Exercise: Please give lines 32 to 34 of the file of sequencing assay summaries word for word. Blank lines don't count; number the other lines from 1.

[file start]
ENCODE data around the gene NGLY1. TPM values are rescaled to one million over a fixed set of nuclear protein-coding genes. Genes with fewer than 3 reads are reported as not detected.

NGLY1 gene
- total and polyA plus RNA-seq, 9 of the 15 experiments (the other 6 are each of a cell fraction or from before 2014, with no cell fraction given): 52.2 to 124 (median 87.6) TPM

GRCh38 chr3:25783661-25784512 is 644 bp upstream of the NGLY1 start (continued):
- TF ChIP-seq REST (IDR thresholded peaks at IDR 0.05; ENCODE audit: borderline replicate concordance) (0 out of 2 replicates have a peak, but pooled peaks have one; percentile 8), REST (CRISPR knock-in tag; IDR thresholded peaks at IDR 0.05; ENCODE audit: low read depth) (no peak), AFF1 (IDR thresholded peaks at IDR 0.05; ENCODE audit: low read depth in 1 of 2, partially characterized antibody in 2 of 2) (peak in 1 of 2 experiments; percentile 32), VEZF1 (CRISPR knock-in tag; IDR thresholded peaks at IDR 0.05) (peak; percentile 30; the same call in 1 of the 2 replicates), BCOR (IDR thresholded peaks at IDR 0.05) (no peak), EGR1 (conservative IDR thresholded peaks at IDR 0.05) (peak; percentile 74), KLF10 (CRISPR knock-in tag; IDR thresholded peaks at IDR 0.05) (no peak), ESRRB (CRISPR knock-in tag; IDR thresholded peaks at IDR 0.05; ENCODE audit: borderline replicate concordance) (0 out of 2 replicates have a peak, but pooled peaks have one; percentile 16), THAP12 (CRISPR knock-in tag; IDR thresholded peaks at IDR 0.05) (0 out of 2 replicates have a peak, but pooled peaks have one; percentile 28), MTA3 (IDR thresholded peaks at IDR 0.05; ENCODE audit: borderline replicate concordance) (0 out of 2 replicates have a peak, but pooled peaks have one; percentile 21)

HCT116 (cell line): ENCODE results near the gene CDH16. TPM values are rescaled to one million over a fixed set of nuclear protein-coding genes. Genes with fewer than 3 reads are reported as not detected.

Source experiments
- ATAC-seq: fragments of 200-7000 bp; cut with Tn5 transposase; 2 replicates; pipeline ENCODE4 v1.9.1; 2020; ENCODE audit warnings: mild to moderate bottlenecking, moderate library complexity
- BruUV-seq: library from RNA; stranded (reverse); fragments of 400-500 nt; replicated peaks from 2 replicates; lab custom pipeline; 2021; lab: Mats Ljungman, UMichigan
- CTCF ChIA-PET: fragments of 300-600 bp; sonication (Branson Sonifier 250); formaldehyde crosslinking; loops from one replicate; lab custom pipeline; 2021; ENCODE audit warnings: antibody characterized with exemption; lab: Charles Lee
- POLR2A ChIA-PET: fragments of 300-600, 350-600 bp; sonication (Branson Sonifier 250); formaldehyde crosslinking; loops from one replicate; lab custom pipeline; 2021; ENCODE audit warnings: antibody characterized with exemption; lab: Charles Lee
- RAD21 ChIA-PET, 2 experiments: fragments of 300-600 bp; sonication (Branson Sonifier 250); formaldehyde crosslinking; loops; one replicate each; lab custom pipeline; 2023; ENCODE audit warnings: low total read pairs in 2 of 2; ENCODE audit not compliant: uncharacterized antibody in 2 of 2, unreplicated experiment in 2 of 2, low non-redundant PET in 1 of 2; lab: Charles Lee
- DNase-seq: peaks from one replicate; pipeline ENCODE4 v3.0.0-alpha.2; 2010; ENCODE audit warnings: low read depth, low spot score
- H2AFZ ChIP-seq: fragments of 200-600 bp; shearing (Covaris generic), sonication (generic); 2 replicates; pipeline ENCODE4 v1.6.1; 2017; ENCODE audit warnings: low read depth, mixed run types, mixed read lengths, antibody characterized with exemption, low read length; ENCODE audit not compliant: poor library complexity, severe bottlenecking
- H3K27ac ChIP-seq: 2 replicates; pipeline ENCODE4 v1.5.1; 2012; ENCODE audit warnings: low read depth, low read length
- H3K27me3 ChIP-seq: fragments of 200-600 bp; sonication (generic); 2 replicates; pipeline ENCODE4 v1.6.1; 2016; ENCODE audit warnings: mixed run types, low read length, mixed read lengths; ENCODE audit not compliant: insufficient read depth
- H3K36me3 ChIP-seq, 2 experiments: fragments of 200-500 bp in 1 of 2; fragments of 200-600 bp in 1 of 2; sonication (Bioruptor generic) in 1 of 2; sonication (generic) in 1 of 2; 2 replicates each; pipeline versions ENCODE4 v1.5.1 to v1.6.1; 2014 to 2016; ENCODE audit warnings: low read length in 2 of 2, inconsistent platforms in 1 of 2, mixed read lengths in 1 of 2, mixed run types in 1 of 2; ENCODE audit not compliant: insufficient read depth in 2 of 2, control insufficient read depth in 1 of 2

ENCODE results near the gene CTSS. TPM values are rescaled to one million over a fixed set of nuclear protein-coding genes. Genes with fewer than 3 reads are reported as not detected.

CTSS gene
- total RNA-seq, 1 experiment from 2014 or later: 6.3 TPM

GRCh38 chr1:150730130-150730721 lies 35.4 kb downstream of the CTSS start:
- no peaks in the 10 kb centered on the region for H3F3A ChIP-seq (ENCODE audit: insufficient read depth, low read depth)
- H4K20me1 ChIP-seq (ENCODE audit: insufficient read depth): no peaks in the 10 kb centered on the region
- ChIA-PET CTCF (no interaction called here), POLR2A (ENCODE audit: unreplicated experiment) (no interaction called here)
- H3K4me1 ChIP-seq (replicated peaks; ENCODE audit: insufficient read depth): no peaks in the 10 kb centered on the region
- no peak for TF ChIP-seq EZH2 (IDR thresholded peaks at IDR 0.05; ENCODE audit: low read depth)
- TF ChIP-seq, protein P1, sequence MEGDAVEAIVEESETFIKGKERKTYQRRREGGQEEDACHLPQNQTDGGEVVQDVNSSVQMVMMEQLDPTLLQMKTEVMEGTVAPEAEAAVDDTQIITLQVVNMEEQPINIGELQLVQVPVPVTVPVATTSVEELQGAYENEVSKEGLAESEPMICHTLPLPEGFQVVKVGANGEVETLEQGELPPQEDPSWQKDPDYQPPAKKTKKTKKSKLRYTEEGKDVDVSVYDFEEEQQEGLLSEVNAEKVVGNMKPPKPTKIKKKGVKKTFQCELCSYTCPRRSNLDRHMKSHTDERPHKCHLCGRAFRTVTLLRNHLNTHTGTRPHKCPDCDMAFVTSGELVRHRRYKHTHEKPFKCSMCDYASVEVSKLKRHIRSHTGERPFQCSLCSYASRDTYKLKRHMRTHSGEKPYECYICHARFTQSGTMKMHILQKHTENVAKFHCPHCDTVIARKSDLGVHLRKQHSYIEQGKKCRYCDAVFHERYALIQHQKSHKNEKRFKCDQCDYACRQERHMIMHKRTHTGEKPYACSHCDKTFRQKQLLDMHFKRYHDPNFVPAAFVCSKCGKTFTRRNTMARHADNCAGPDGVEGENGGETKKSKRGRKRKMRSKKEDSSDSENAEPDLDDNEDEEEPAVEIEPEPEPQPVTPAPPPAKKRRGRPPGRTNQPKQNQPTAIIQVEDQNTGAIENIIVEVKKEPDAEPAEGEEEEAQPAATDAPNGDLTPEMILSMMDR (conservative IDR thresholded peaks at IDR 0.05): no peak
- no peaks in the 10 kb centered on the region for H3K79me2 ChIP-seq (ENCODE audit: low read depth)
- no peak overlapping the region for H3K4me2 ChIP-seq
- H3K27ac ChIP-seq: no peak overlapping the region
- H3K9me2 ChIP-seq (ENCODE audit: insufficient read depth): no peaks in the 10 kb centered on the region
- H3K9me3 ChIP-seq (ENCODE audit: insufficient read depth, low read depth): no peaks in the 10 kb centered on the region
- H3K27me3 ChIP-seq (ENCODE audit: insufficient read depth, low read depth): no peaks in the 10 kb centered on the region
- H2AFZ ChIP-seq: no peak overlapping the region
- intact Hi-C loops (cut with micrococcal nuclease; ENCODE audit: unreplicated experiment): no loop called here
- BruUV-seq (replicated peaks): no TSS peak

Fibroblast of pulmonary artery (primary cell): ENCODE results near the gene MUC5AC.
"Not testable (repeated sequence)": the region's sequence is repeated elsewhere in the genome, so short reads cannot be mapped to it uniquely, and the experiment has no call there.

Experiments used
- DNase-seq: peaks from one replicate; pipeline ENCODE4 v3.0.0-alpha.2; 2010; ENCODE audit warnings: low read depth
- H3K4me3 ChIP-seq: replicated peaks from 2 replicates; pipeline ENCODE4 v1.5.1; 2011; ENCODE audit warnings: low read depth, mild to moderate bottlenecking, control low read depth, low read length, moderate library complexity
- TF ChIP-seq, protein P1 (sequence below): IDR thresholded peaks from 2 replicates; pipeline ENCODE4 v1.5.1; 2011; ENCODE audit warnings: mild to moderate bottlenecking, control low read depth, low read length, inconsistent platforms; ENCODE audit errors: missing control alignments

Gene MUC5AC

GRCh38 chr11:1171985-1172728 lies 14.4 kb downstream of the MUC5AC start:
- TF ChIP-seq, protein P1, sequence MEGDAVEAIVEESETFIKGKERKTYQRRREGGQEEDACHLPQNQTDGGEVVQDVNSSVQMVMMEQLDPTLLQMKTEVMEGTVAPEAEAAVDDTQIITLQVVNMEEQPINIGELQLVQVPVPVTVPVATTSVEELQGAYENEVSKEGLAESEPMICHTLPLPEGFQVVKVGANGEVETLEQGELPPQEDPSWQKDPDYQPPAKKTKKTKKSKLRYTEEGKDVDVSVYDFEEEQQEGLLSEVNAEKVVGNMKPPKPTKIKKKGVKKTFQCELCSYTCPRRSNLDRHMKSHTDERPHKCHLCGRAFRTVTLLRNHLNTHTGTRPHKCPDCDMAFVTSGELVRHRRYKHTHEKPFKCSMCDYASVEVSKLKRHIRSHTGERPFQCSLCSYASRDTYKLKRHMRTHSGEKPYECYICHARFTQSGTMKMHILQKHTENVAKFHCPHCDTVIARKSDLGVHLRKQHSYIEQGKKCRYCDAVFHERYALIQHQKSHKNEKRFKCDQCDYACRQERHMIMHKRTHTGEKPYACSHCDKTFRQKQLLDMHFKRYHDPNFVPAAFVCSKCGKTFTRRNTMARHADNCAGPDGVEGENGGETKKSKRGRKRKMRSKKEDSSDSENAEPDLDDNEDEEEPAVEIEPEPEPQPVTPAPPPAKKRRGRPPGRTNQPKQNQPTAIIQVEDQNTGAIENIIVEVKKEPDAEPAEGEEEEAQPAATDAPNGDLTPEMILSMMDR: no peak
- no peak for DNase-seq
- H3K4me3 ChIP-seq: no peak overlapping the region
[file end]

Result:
- H3K9me3 ChIP-seq (ENCODE audit: insufficient read depth, low read depth): no peaks in the 10 kb centered on the region
- H3K27me3 ChIP-seq (ENCODE audit: insufficient read depth, low read depth): no peaks in the 10 kb centered on the region
- H2AFZ ChIP-seq: no peak overlapping the region